It has now emerged that Cyclone Idai was preceded by a 3.8 magnitude earthquake, compounding the destructive effects of the cyclone. Are the erratic weather patterns in Africa the result of environmental warfare experiments gone awry? Baffour Ankomah reports.
It is said lightning never strikes the same place twice. But Zimbabwe got a double whammy on the night of 14 March when Cyclone Idai battered the picturesque Eastern Highlands shortly after, according to the government, a 3.8 magnitude earthquake hit the Chimanimani and Chipinge districts of the Eastern Highlands, leaving 344 people dead, hundreds of thousands homeless, several hundreds missing, scores of sleepy villages under rubble, and an estimated $1bn-worth of property destroyed.
The earthquake, acknowledged by the government only on 10 April, explains why there were massive landslides in the affected areas, flattening villages and leaving behind huge boulders and thick mud that had rolled from the top of the mountains and destroyed villages down below, burying some villagers under thick mud and stones as they slept in their beds when Idai hit the area.
On two visits to the affected areas, President Emmerson Mnangagwa, looking at the scale of the destruction, is said to have told his officials that some unexplained phenomenon happened in the Chimanimani and Chipinge areas and that the phenomenon could not simply be ascribed to Idai. The President asked them to investigate.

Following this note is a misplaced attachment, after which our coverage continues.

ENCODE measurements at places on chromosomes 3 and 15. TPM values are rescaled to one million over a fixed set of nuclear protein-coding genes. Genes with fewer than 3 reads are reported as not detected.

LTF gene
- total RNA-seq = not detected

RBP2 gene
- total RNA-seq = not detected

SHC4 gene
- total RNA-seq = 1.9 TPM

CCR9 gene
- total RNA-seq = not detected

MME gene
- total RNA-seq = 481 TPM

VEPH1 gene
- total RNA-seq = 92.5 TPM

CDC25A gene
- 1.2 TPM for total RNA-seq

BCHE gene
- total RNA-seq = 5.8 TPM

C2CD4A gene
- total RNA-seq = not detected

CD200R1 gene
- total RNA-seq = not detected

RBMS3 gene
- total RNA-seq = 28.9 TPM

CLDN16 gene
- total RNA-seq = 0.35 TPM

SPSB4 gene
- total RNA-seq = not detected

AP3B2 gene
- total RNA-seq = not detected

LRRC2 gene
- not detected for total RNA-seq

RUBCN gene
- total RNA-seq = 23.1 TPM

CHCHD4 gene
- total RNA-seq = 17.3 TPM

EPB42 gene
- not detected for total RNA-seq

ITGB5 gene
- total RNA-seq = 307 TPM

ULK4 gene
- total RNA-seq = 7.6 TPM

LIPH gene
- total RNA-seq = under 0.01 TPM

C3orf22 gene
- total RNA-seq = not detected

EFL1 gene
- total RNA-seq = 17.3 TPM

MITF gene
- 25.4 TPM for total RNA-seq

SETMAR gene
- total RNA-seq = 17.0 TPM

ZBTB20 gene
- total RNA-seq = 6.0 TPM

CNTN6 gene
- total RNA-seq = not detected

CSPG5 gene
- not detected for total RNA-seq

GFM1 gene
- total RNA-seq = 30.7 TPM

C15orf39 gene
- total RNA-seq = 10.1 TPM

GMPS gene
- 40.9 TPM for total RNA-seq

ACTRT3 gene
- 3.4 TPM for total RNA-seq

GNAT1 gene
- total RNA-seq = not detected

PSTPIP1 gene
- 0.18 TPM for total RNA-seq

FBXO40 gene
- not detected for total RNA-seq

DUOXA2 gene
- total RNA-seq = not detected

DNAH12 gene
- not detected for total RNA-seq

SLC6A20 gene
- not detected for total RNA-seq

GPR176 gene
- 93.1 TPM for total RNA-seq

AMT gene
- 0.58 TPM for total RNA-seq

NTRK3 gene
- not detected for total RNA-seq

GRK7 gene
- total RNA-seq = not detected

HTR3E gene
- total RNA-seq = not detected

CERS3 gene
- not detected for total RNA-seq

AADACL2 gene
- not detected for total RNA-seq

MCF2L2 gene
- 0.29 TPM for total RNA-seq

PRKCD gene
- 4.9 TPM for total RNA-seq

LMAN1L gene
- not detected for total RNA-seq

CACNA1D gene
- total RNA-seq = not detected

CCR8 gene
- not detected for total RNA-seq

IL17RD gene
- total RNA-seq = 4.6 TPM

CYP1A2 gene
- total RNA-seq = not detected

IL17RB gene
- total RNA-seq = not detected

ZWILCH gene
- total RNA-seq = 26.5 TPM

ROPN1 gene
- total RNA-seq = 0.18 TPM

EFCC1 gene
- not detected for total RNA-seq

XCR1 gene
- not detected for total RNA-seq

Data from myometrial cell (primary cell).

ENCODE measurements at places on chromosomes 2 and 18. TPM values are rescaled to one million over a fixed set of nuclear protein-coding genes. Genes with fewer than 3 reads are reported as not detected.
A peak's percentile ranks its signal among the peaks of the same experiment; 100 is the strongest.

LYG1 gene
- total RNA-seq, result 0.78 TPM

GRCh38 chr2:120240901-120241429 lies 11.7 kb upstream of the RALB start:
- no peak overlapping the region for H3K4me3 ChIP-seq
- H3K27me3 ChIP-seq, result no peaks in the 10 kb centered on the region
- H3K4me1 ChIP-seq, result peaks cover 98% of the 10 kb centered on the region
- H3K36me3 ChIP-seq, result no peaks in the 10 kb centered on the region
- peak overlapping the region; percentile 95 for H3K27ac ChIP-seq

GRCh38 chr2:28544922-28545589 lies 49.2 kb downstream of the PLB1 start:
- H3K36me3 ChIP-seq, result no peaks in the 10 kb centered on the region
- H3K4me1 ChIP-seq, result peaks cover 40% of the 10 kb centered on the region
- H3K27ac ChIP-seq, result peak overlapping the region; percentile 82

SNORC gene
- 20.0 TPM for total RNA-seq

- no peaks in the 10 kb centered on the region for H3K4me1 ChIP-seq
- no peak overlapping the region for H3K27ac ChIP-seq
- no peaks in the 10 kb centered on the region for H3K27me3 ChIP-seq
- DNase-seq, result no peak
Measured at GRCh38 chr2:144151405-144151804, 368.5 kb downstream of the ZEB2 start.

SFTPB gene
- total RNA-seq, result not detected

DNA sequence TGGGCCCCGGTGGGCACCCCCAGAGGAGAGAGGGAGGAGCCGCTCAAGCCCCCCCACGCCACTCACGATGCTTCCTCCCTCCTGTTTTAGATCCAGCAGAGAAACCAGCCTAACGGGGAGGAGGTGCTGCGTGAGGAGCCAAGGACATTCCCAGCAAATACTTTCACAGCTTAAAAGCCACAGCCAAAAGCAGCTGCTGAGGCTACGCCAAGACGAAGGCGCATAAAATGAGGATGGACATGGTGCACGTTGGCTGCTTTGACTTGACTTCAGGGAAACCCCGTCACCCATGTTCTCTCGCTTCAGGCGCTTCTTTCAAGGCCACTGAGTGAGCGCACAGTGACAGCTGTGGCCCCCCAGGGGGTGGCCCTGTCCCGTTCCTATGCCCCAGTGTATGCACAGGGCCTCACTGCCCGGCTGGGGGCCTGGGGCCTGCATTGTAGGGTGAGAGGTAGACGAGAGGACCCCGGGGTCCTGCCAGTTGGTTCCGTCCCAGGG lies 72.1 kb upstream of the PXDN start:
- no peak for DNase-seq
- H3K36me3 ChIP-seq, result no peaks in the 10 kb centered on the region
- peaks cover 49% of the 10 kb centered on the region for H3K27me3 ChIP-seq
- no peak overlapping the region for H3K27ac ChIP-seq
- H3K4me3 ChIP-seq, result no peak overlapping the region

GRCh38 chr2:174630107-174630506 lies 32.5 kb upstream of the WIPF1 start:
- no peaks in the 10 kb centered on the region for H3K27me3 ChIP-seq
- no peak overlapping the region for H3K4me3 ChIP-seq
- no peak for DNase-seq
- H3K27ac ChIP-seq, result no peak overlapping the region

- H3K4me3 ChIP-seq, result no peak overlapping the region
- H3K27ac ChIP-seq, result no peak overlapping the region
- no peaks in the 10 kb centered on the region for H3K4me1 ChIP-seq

On 10 April, Information Minister Monica Mutsvangwa announced after a cabinet meeting that the "cabinet has established that the scale of the disaster was to some extent exacerbated by a 3.8 magnitude earthquake which hit the Chimanimani areas shortly before the onset of the cyclone.
"A team of experts is currently on the ground in the Chimanimani and Chipinge areas carrying out a disaster vulnerability assessment exercise with a view to determining the suitable long-term settlement and land use patterns," she said, adding: "Priority continues to be accorded to the repair or construction of damaged roads, and bridges, school infrastructure, health infrastructure, and the provision of large-scale psychosocial support."
The government has since launched an international humanitarian appeal, asking for help from international partners (to the tune of $612m) to assist the victims.
Minister Mutsvangwa said "the search and recovery process is now confined to recovery of the deceased as the missing persons can now be...